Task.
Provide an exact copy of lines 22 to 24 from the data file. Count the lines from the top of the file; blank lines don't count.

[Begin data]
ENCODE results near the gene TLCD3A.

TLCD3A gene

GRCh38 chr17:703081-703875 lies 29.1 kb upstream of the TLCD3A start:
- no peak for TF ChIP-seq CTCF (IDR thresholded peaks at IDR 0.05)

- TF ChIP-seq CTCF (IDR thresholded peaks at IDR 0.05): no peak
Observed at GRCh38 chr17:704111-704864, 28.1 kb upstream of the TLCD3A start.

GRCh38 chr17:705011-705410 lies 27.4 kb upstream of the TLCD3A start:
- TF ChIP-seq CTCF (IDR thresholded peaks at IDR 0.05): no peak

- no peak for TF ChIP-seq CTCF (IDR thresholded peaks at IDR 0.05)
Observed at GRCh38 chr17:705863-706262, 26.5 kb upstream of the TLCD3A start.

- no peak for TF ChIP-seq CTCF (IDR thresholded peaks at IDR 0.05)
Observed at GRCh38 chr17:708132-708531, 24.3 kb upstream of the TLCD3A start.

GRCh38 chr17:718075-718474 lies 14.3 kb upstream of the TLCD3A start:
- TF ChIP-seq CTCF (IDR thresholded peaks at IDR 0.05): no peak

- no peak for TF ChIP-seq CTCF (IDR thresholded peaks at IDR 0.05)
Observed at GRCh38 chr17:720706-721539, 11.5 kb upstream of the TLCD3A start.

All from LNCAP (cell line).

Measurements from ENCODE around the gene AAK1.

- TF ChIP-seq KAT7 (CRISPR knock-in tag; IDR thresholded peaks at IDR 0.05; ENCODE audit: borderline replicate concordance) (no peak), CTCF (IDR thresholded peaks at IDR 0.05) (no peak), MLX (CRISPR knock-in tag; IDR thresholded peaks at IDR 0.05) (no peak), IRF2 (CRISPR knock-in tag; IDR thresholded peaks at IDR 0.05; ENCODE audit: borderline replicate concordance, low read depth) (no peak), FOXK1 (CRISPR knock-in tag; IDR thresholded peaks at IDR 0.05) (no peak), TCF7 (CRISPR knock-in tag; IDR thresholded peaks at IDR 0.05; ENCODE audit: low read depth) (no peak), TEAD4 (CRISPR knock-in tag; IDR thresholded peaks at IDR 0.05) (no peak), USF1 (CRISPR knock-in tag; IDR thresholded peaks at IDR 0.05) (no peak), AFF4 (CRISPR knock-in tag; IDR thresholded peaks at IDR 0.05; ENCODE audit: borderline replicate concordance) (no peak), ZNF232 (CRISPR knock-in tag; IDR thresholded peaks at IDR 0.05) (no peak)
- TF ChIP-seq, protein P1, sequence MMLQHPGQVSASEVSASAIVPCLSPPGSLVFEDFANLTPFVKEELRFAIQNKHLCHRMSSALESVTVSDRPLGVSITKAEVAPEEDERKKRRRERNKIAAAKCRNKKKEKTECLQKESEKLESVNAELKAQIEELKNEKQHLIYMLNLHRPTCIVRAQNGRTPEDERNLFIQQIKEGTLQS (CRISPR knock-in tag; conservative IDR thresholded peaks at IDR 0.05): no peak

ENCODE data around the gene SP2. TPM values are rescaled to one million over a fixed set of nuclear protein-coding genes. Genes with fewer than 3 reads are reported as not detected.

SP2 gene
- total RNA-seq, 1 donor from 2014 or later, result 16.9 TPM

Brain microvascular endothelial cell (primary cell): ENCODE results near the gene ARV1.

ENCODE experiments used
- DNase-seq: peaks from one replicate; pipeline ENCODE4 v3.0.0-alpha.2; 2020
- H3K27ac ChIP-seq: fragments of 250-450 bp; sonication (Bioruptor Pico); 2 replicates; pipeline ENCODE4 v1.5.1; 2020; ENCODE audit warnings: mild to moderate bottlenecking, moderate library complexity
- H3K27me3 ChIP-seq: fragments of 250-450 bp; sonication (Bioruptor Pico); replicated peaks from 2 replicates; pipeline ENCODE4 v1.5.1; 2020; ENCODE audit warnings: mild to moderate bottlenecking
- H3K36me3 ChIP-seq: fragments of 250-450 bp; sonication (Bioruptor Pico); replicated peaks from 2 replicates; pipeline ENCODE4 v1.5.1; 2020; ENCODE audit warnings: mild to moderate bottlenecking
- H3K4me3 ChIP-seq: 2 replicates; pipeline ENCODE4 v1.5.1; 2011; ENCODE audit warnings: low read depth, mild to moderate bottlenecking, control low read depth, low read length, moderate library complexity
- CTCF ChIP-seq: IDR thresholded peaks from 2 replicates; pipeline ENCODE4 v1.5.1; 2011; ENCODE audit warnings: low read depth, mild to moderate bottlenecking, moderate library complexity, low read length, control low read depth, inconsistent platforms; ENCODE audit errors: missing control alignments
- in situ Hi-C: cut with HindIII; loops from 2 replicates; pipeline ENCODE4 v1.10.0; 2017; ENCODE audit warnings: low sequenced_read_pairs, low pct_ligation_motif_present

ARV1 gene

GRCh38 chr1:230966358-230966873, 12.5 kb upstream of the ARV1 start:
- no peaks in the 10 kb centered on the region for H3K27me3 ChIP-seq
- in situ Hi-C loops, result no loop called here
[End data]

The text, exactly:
SP2 gene
- total RNA-seq, 1 donor from 2014 or later, result 16.9 TPM

Brain microvascular endothelial cell (primary cell): ENCODE results near the gene ARV1.